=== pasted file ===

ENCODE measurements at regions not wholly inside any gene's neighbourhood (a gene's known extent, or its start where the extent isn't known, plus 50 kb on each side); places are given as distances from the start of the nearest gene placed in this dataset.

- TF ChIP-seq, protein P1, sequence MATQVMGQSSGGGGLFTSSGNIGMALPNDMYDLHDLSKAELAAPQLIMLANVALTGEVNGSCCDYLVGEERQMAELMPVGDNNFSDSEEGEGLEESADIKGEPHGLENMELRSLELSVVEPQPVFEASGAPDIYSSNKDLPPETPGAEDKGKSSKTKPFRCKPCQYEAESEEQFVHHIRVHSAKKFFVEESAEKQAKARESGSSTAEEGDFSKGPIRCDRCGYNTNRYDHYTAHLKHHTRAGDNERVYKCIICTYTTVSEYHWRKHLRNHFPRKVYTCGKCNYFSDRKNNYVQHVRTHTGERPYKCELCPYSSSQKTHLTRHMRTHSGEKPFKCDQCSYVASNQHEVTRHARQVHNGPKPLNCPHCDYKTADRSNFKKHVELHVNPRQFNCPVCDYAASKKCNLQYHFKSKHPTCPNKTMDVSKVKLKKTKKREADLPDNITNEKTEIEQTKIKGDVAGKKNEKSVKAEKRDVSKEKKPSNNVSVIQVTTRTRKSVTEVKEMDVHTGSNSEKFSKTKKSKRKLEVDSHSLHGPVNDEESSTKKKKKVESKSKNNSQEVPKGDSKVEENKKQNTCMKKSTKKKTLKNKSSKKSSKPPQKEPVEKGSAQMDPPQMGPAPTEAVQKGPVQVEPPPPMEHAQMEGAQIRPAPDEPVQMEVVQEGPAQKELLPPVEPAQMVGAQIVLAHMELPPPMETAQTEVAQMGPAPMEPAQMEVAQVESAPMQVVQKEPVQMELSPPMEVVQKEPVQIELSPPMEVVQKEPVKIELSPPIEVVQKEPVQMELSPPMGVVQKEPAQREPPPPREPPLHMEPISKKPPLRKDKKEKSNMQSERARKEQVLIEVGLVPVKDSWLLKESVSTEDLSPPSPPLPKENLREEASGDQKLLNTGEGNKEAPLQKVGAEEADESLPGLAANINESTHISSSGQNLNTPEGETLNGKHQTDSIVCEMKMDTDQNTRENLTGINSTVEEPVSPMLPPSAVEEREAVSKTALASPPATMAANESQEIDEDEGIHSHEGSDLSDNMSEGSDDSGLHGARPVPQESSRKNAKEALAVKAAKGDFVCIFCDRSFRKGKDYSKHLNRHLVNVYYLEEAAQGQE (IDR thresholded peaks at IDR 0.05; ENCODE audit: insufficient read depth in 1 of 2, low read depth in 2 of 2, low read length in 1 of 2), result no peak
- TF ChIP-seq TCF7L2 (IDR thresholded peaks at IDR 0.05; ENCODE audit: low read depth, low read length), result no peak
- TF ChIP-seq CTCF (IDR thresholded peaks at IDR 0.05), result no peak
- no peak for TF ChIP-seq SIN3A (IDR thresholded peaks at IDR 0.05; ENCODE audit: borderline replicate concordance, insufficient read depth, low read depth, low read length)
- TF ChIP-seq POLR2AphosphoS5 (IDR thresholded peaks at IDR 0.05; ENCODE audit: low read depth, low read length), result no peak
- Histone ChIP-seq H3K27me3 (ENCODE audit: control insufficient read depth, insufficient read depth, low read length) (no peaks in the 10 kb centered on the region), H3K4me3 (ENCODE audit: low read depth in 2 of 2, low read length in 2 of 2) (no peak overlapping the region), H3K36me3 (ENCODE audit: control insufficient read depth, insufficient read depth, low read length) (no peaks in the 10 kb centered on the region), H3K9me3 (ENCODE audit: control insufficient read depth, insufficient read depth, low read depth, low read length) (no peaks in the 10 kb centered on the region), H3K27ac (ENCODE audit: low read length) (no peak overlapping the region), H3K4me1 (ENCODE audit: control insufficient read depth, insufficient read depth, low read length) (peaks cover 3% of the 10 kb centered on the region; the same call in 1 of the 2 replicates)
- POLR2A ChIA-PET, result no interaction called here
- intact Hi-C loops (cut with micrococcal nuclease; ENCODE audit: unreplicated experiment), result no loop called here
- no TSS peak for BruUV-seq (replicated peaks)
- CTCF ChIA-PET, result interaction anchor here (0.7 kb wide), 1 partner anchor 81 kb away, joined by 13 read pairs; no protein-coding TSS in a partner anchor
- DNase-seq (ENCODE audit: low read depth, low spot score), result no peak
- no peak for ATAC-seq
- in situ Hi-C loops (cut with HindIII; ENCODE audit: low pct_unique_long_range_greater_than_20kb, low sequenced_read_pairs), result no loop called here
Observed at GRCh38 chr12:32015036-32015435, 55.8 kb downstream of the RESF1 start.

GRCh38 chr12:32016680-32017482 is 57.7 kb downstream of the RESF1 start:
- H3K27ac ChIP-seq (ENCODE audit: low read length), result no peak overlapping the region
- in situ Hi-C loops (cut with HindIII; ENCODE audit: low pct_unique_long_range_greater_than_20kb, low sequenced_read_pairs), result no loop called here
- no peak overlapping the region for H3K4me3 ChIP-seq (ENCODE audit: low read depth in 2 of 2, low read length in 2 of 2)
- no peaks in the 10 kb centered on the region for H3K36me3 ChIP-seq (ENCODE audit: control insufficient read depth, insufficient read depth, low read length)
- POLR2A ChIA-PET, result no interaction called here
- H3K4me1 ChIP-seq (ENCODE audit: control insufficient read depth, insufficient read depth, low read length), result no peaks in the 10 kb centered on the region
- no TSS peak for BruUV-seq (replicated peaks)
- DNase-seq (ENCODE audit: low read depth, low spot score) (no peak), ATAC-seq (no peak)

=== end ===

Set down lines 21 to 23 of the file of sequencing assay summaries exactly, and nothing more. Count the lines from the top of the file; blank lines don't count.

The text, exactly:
- POLR2A ChIA-PET, result no interaction called here
- H3K4me1 ChIP-seq (ENCODE audit: control insufficient read depth, insufficient read depth, low read length), result no peaks in the 10 kb centered on the region
- no TSS peak for BruUV-seq (replicated peaks)